Critics have already dubbed director Paul Hyett’s very British creature-feature “the best werewolf horror in years”. Perhaps that says more about the genre as a whole than about Howl, but for all its faults there’s no denying that this werewolves-on-a-train flick – yes, really – is fiercely good fun.
Ticket inspector Joe – likeable, charming but a bit of a drip – is roped into an extra late night shift on the last train out of Waterloo by the guy who just beat him to a promotion. Joe, played by Ed Speleers of Downton Abbey fame, is joined by romantic interest Ellen (Holly Weston), and a straggly group of late-night travellers, who are established right away as a pretty unpleasant bunch. When the train breaks down in the middle of a remote forest and the driver inexplicably disappears, the strangers must decide together how to act. Their task quickly complicates with the discovery of the driver’s mangled body in the woods, and the group find themselves being stalked by mysterious creatures with the sound of howling filling the night air. After barricading themselves as best they can within the train, the night descends into a psychologically torturous game of cat-and-mouse. Fighting the divisive characters within their ranks, the group must try to band together to survive; but each time the wolf comes a-knocking, another little piggy gets the chop.
Whist not exactly a bastion of great film-making – some of the dialogue is cut from a particularly poor, made-for-television-movie kind of cloth – there is much in Howl to be praised. Hyett manages to strike the right balance between silliness and horror, not compromising on human interest in favour of shock and gore, and avoiding overloading on CGI. Whilst the attempted characterisation of each passenger is laudable, some are of fairly stock origins, in particular the slick city hotshot Adrian (Eliot Cowan), all charm and chivalry in early scenes, but whose real narcissism and total disregard for others can be seen a mile off.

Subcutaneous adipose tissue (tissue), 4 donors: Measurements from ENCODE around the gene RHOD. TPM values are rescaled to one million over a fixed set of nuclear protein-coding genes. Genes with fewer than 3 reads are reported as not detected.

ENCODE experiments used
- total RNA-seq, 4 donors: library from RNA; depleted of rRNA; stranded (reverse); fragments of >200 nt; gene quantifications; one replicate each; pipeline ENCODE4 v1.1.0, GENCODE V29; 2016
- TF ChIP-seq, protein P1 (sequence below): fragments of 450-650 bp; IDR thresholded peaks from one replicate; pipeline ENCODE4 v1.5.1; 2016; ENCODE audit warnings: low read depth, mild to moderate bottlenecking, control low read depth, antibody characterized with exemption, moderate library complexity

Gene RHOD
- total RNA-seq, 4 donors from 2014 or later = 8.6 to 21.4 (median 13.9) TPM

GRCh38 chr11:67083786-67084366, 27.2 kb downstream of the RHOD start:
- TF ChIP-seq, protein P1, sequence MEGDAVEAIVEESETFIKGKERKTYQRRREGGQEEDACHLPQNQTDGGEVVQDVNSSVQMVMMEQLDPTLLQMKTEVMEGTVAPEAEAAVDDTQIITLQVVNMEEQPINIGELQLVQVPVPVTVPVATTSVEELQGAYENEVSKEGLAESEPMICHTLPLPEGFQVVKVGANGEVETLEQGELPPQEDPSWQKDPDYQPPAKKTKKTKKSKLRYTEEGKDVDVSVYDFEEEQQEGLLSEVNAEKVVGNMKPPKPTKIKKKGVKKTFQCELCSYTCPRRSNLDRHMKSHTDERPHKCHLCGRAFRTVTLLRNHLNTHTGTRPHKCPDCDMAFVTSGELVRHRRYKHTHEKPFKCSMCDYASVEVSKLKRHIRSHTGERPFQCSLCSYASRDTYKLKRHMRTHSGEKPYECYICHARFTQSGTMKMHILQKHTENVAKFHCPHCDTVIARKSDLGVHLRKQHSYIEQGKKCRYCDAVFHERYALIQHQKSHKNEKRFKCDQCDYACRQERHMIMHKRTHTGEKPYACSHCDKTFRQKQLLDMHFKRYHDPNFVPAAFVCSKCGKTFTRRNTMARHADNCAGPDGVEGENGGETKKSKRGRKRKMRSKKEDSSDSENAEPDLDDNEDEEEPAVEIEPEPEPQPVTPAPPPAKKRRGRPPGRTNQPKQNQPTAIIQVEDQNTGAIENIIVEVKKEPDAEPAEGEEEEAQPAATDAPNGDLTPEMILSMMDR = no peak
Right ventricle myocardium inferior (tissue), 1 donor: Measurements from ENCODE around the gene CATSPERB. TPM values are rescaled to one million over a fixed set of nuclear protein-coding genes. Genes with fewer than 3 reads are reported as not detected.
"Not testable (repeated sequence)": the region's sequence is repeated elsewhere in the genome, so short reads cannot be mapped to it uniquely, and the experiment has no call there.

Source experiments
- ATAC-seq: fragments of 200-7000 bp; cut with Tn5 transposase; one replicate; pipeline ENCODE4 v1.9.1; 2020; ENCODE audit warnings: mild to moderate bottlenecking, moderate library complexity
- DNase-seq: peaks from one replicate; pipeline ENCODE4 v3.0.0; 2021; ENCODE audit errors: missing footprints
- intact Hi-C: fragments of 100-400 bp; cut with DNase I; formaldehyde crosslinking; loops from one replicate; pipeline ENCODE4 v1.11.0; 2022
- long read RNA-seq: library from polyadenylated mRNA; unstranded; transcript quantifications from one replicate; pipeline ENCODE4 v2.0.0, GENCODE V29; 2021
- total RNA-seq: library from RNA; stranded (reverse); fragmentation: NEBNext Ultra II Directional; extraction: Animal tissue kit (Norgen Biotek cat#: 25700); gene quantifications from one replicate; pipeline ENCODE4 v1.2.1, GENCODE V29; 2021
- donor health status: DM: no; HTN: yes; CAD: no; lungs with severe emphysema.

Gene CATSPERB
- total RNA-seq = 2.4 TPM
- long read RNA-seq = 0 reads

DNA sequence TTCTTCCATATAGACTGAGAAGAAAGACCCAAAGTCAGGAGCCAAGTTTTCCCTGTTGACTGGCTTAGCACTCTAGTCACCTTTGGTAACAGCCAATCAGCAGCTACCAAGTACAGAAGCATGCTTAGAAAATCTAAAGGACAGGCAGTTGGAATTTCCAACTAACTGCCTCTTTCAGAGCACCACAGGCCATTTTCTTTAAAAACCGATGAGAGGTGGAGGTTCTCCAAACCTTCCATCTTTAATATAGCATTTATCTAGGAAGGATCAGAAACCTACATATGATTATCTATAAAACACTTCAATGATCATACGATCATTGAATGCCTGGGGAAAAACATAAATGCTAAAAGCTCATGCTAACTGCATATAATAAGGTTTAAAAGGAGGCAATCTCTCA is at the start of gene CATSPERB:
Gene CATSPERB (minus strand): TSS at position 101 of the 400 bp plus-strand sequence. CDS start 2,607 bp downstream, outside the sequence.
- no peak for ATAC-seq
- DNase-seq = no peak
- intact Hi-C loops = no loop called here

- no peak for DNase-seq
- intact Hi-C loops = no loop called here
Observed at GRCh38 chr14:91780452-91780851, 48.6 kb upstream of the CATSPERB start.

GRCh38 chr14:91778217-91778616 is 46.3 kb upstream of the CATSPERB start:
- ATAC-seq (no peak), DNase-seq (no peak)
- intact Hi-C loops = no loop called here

With a background in movie make-up and special effects, it’s no surprise that the greatest success in Howl is Hyett’s reimagining of the iconic werewolf. His creatures are of a less furry, slimier nature, uniquely monstrous and distinct from those that have come before – think more Peter Jackson’s orcs than the typical wolf-man. All in all, this a strong entry into the genre: horror fans should find plenty to sink their teeth into.
Howl is released nationwide on 16th October 2015.
Watch the trailer for Howl here:
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